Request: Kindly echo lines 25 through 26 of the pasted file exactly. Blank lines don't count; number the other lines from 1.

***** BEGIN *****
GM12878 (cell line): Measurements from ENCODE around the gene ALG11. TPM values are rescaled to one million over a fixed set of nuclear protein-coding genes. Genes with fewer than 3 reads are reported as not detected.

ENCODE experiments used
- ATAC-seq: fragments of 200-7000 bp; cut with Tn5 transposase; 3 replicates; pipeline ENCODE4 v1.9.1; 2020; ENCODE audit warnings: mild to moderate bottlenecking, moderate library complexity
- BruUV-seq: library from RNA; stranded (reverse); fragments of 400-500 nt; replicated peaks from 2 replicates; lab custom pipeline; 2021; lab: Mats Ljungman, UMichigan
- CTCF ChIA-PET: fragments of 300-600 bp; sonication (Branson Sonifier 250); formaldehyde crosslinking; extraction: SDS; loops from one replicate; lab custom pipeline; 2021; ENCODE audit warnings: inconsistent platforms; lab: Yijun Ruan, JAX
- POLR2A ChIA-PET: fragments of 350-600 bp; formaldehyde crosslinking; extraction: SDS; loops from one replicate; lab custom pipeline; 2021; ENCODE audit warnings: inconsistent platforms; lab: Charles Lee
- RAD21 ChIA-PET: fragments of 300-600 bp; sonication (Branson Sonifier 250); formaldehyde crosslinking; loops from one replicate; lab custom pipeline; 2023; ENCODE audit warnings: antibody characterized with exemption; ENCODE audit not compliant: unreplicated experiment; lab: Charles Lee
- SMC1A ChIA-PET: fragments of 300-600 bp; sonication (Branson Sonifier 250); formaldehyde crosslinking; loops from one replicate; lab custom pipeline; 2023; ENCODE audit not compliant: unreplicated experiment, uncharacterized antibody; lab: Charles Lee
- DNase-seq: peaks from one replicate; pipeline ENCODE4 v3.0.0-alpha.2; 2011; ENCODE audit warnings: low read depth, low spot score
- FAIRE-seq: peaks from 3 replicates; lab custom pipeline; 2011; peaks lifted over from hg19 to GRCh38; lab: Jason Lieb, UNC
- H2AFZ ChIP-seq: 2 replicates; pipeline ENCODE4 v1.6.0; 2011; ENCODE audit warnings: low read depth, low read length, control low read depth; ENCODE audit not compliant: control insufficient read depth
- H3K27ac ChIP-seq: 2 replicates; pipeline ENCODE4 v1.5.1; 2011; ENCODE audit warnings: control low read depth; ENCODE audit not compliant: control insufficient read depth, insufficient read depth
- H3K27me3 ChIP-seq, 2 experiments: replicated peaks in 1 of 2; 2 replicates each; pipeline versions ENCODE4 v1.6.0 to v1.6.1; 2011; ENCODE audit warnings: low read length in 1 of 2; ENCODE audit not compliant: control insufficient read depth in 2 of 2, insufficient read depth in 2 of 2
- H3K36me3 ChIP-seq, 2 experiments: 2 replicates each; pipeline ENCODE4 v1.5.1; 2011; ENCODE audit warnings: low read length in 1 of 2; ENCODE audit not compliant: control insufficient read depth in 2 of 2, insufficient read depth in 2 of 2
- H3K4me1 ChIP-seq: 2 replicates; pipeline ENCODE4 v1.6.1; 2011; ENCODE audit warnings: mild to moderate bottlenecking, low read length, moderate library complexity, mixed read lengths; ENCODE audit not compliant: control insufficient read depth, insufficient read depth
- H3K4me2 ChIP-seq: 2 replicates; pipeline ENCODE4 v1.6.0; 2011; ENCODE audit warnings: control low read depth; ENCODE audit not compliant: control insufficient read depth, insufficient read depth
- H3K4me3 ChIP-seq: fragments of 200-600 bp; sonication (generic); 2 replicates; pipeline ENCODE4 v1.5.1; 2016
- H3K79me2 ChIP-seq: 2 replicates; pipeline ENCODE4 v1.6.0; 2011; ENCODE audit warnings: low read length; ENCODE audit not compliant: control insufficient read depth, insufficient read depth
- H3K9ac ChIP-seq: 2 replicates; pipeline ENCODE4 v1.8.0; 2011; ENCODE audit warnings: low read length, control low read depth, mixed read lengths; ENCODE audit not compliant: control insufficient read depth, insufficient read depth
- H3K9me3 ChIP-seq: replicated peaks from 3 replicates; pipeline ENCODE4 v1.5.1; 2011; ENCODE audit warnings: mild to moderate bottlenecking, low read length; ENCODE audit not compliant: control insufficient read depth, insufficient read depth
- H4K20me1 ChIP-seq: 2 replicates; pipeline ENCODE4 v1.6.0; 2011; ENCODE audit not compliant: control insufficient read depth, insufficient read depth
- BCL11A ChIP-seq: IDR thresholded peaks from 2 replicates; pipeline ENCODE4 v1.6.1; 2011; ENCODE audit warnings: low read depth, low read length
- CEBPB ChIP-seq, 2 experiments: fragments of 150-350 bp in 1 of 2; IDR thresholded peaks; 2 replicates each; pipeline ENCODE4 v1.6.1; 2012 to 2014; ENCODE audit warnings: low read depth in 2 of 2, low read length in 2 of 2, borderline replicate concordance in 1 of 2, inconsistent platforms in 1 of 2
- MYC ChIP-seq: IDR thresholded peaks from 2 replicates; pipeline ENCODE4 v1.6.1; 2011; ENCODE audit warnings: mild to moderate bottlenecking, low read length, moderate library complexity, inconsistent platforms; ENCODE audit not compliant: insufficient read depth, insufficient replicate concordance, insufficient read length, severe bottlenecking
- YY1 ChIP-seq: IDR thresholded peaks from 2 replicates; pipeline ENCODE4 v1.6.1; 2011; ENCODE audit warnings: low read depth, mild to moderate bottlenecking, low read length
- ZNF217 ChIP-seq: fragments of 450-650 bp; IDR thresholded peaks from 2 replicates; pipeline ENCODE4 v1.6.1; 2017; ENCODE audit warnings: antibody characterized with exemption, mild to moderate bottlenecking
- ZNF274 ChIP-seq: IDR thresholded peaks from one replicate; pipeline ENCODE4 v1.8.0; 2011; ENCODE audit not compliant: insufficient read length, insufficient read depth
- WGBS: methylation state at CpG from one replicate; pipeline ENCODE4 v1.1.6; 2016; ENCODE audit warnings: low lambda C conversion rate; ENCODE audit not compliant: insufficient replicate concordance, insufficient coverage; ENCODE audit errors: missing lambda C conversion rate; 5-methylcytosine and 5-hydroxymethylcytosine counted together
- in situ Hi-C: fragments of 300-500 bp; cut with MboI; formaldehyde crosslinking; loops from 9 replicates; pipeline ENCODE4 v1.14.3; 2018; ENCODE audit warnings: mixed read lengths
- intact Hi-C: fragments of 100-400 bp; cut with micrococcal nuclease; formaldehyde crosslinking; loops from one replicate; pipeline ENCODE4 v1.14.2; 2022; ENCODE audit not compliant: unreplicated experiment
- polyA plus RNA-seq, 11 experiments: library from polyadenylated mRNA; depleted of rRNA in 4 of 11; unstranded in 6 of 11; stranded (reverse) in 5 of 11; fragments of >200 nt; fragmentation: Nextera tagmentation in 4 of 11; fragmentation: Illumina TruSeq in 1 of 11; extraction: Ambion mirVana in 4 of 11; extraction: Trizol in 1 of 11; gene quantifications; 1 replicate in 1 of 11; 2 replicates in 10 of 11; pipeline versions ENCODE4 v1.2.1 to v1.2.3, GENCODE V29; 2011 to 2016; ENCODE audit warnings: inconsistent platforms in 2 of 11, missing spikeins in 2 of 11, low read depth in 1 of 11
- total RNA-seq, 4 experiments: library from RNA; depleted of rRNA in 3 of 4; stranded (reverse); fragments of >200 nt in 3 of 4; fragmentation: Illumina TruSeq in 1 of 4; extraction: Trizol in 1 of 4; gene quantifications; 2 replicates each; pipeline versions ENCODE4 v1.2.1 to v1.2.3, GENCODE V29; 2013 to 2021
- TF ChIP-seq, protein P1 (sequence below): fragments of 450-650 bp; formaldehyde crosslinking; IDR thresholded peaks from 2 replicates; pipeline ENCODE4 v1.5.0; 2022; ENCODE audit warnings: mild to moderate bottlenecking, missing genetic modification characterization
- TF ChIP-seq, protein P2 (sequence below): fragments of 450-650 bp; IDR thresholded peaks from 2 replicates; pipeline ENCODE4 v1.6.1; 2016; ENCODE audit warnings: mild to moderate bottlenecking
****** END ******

- YY1 ChIP-seq: IDR thresholded peaks from 2 replicates; pipeline ENCODE4 v1.6.1; 2011; ENCODE audit warnings: low read depth, mild to moderate bottlenecking, low read length
- ZNF217 ChIP-seq: fragments of 450-650 bp; IDR thresholded peaks from 2 replicates; pipeline ENCODE4 v1.6.1; 2017; ENCODE audit warnings: antibody characterized with exemption, mild to moderate bottlenecking